The powerful and popular Internet search engine Google has seemingly secretly deleted certain controversial websites from its listings in Europe according to researchers, reports CNET’s

Apparently Google responded to legal threats potentially possible through laws in Germany and France. According to those laws hate literature can be prohibited.

Of course within the United States the propaganda of hate groups is protected by the First Amendment, and the American Civil Liberties Union (ACLU) would have a field day with Google in the US over such action.

Google previously won praise for its pledge to submit information about any legal threats to a free speech advocacy website, after a controversy developed regarding the deletion of certain listings concerning critics of the Church of Scientology.

What will happen to free speech on the Internet?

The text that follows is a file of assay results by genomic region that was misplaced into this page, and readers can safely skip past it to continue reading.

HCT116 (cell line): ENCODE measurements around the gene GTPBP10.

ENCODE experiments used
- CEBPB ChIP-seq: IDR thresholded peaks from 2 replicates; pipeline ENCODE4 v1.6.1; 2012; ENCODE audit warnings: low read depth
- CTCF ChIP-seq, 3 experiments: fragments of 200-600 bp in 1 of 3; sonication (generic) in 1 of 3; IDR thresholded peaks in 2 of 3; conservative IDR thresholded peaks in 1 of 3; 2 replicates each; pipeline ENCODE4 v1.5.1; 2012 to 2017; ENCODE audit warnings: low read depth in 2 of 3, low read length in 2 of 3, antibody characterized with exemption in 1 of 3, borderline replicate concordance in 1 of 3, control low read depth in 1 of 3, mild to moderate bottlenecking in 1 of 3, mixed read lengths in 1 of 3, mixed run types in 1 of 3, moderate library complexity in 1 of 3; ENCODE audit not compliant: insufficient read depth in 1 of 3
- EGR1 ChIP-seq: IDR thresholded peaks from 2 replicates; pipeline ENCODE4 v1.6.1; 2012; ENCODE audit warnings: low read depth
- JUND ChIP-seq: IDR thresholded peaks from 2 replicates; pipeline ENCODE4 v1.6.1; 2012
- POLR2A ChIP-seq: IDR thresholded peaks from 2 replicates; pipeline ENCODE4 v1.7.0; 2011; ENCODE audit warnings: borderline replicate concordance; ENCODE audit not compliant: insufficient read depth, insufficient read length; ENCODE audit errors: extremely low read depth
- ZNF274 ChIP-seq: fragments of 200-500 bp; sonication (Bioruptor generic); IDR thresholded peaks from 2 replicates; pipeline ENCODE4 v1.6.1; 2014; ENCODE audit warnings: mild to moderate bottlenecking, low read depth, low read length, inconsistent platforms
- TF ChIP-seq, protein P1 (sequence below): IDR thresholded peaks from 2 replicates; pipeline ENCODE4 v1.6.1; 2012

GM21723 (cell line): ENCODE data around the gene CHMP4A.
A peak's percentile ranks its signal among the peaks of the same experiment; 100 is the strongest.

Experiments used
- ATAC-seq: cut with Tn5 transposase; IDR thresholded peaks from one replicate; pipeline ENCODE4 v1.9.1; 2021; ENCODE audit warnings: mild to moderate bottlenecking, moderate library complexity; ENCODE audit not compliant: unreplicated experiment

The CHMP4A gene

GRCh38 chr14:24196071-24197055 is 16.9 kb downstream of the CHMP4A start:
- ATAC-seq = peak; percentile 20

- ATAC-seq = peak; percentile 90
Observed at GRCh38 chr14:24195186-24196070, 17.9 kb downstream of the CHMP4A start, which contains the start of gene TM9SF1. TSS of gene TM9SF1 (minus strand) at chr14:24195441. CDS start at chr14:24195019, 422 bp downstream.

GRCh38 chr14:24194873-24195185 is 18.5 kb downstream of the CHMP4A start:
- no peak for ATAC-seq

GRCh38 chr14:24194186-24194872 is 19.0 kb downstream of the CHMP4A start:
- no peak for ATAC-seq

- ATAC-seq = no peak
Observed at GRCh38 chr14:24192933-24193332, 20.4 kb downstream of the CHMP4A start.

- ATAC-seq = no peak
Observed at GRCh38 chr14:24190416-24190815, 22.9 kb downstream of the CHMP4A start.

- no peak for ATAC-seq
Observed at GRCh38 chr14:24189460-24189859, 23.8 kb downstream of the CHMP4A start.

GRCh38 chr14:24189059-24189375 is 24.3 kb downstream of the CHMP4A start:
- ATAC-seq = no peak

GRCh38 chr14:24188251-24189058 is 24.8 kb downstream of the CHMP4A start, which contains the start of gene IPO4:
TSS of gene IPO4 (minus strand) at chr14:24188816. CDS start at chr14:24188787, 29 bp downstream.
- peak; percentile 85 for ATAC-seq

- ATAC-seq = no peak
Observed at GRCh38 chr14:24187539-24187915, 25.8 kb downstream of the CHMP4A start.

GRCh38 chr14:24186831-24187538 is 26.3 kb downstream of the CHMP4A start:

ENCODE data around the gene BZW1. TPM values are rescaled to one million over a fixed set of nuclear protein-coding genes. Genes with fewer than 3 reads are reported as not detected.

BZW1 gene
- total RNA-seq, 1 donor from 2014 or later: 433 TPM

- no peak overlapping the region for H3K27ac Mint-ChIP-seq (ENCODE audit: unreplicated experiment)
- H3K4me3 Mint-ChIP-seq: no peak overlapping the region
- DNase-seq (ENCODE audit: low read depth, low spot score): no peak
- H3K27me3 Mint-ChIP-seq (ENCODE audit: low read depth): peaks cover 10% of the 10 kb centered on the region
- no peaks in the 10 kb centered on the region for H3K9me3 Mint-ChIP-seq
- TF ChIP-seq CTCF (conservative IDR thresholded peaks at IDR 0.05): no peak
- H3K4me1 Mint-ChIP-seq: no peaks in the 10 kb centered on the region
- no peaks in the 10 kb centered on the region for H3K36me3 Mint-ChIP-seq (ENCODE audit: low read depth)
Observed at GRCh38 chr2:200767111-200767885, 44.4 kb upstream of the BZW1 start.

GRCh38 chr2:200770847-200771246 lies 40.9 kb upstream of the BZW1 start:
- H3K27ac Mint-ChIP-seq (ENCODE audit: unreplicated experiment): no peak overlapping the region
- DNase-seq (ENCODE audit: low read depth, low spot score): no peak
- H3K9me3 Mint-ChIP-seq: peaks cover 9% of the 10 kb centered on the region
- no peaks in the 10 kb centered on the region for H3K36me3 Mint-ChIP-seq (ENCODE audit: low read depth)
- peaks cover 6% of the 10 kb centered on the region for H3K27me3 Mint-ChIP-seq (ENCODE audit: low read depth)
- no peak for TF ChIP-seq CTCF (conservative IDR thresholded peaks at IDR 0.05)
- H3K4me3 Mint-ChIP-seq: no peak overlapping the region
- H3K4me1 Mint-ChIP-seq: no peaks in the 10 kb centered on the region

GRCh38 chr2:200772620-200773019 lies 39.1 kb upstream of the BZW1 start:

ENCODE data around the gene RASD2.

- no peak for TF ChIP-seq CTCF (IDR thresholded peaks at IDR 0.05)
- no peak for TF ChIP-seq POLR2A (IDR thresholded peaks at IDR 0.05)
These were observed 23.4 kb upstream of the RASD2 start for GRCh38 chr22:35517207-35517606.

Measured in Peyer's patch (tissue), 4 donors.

Obviously if Internet users cannot find a site they won’t know what is expressed by its creators. And typically no matter how offensive free speech is in America it is defended. However, Germans do not always appreciate such freedom and likewise the French, who also experienced the devastation wrought by hate groups during World War II, are sensitive to this issue.

ACLU stalwart Barry Steinhardt said, “Over the long term, this will become a significant issue on the Net, there’s a wide variety of laws around the world prohibiting different forms of speech.”

Others suggest Google should at least note what it has done per their previous pledge in response to such legal threats, as it ultimately decided to do regarding Scientology. Internet watchdog Ben Edelman opined, “There’s no need to be secretive.”


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